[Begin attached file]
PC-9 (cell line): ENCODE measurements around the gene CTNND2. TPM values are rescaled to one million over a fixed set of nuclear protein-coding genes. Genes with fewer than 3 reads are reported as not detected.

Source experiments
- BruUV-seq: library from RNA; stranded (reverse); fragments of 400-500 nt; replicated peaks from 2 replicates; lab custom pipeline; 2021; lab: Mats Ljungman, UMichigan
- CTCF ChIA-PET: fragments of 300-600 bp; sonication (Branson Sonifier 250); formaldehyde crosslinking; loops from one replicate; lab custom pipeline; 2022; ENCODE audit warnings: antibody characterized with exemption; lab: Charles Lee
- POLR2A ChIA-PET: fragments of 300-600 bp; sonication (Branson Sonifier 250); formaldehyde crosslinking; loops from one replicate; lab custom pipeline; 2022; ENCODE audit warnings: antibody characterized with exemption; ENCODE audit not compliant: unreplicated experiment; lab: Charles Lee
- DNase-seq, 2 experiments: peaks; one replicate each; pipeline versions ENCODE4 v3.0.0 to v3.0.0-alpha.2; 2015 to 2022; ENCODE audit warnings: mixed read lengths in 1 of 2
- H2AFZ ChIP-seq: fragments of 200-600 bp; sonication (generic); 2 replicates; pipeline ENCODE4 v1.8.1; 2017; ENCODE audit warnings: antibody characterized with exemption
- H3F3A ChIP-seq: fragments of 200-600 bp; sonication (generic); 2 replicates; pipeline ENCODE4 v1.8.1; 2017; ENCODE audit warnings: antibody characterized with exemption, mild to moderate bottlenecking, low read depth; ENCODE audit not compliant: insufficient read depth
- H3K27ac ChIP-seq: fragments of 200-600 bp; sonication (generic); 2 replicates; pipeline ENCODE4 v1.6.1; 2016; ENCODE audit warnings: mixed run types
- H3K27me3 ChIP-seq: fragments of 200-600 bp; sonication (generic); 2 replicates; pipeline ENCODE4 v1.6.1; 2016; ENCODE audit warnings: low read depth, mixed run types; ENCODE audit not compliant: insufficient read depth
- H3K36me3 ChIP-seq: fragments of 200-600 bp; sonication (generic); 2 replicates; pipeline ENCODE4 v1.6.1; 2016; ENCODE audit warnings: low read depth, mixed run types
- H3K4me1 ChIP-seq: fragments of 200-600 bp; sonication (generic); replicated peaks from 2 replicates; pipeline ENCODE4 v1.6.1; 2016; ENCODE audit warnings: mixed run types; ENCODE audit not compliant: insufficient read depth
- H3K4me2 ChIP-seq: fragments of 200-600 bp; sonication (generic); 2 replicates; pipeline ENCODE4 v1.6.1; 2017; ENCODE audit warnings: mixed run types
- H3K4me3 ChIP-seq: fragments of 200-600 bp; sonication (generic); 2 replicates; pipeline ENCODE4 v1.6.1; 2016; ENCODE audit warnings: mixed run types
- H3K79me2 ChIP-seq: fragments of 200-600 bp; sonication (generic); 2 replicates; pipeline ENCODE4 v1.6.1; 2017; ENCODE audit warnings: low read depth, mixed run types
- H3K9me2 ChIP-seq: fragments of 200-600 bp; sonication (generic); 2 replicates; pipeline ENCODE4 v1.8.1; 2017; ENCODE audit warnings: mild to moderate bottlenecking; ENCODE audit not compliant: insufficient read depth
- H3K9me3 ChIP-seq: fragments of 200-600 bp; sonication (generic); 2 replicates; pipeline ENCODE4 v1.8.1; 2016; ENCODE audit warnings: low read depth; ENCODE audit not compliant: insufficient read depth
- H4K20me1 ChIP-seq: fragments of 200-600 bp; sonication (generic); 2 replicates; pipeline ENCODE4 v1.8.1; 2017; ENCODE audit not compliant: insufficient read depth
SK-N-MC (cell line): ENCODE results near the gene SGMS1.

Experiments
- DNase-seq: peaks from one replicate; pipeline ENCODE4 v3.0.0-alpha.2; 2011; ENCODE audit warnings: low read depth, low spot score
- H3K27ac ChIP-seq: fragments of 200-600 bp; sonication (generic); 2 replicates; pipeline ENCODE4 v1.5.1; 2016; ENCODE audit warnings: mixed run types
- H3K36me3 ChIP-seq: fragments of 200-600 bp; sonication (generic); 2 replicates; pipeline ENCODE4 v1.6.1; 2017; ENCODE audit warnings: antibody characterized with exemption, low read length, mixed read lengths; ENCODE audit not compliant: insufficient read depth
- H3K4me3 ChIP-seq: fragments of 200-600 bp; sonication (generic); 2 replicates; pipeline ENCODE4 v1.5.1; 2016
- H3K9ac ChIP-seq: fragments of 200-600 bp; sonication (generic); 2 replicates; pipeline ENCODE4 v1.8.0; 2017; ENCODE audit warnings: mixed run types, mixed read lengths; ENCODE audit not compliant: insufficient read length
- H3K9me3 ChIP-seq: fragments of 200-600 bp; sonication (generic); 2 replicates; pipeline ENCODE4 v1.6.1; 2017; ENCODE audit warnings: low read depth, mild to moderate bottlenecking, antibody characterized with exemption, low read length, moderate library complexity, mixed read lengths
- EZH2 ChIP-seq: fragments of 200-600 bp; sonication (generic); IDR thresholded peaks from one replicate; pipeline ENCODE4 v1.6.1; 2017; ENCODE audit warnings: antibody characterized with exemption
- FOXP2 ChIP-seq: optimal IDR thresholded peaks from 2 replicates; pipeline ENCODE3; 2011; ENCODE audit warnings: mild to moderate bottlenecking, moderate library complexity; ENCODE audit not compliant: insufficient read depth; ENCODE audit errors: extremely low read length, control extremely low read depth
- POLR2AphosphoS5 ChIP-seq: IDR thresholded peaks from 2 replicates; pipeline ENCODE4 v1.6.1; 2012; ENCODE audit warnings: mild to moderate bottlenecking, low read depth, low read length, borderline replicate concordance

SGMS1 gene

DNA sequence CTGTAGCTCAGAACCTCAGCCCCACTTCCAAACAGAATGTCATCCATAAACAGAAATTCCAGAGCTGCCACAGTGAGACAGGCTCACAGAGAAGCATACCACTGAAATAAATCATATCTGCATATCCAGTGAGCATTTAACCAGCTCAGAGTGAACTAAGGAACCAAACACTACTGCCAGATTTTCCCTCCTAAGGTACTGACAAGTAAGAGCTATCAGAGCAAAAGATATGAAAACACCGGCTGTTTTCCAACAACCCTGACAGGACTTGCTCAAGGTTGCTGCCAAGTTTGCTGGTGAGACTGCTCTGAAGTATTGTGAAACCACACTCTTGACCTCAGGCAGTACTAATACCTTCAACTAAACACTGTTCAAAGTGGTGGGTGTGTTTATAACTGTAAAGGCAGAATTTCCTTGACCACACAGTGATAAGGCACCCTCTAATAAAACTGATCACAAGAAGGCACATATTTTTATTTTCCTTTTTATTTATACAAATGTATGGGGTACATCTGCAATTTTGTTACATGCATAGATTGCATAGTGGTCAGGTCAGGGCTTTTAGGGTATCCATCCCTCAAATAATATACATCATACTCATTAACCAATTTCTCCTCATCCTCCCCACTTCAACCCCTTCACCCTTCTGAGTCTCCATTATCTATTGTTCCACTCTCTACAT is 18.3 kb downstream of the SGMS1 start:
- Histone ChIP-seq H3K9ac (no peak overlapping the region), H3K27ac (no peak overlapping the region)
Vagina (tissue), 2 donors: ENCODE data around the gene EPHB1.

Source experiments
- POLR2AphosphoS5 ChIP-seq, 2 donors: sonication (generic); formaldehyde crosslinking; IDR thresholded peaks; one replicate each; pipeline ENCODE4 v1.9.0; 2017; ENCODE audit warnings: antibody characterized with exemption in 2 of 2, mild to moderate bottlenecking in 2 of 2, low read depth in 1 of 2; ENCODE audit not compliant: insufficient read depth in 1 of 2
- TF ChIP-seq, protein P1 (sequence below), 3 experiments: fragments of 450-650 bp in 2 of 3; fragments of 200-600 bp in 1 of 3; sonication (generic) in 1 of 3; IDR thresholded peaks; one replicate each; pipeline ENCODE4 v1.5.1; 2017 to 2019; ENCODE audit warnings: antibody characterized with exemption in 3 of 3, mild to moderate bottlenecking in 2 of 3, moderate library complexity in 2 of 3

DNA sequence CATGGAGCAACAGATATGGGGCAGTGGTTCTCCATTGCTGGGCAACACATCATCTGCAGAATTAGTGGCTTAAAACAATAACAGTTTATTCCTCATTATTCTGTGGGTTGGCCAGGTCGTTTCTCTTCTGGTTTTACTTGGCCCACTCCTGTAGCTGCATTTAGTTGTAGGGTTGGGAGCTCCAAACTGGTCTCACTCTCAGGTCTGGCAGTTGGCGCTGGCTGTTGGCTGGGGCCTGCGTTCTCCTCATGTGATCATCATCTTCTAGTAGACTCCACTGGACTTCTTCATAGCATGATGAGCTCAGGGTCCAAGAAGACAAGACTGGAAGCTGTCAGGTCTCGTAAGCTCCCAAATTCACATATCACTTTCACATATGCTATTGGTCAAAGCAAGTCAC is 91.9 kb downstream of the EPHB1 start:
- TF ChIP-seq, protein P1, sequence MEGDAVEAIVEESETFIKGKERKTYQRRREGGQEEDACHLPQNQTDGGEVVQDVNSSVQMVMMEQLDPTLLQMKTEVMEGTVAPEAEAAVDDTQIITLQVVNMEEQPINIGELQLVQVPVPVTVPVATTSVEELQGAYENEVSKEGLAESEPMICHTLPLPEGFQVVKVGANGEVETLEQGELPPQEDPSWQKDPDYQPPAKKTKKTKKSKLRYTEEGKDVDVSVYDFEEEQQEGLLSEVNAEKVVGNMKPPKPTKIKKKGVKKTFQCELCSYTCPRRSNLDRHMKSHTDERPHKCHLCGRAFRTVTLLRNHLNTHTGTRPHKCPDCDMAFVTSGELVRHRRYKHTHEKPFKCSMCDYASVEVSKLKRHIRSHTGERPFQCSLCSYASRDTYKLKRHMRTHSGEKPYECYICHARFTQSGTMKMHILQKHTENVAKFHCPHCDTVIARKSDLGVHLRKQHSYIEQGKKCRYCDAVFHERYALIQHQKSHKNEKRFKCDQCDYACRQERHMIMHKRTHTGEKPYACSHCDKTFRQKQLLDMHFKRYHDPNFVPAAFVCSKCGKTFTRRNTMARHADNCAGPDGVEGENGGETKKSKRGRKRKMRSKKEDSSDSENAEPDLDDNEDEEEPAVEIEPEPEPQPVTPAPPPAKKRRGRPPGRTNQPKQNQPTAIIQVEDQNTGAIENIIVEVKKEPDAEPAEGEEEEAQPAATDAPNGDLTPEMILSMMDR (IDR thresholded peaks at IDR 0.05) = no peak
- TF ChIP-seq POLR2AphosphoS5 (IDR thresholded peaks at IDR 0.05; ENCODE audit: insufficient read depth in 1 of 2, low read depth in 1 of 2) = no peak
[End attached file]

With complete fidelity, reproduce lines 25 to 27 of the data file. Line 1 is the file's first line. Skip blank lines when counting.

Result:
- H3K9ac ChIP-seq: fragments of 200-600 bp; sonication (generic); 2 replicates; pipeline ENCODE4 v1.8.0; 2017; ENCODE audit warnings: mixed run types, mixed read lengths; ENCODE audit not compliant: insufficient read length
- H3K9me3 ChIP-seq: fragments of 200-600 bp; sonication (generic); 2 replicates; pipeline ENCODE4 v1.6.1; 2017; ENCODE audit warnings: low read depth, mild to moderate bottlenecking, antibody characterized with exemption, low read length, moderate library complexity, mixed read lengths
- EZH2 ChIP-seq: fragments of 200-600 bp; sonication (generic); IDR thresholded peaks from one replicate; pipeline ENCODE4 v1.6.1; 2017; ENCODE audit warnings: antibody characterized with exemption